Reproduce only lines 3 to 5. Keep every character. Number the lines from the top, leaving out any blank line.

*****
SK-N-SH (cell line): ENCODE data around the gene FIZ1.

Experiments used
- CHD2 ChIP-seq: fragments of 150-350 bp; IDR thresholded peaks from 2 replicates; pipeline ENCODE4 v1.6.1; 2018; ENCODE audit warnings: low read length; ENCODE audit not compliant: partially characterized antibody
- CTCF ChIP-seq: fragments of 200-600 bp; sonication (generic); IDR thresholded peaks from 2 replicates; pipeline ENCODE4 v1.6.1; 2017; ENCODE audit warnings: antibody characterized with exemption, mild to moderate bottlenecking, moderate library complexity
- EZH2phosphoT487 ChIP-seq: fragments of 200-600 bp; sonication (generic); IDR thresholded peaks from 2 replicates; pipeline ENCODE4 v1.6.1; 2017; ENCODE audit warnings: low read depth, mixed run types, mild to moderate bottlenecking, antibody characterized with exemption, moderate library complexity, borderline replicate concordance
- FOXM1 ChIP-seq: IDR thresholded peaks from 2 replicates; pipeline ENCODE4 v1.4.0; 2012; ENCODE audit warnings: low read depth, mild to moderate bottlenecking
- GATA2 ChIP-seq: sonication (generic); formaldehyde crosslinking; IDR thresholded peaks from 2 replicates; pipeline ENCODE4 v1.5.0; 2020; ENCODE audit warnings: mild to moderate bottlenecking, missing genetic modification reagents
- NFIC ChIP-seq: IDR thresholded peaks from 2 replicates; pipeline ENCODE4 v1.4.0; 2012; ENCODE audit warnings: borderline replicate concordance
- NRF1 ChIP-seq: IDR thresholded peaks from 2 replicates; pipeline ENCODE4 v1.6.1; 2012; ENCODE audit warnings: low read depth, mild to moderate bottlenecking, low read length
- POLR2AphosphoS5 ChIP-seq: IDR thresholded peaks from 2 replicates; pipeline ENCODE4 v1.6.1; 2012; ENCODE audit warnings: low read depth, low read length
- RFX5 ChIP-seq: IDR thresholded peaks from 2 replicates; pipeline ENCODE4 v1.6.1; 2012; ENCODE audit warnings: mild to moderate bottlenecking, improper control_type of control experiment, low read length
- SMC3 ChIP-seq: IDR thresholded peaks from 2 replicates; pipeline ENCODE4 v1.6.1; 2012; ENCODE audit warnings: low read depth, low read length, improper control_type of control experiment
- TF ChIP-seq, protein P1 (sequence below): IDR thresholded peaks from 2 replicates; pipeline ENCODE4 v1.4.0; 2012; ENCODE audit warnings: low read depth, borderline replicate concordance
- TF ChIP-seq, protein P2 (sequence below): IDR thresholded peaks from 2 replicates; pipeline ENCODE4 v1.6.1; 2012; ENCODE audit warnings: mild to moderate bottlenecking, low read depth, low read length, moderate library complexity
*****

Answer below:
- CHD2 ChIP-seq: fragments of 150-350 bp; IDR thresholded peaks from 2 replicates; pipeline ENCODE4 v1.6.1; 2018; ENCODE audit warnings: low read length; ENCODE audit not compliant: partially characterized antibody
- CTCF ChIP-seq: fragments of 200-600 bp; sonication (generic); IDR thresholded peaks from 2 replicates; pipeline ENCODE4 v1.6.1; 2017; ENCODE audit warnings: antibody characterized with exemption, mild to moderate bottlenecking, moderate library complexity
- EZH2phosphoT487 ChIP-seq: fragments of 200-600 bp; sonication (generic); IDR thresholded peaks from 2 replicates; pipeline ENCODE4 v1.6.1; 2017; ENCODE audit warnings: low read depth, mixed run types, mild to moderate bottlenecking, antibody characterized with exemption, moderate library complexity, borderline replicate concordance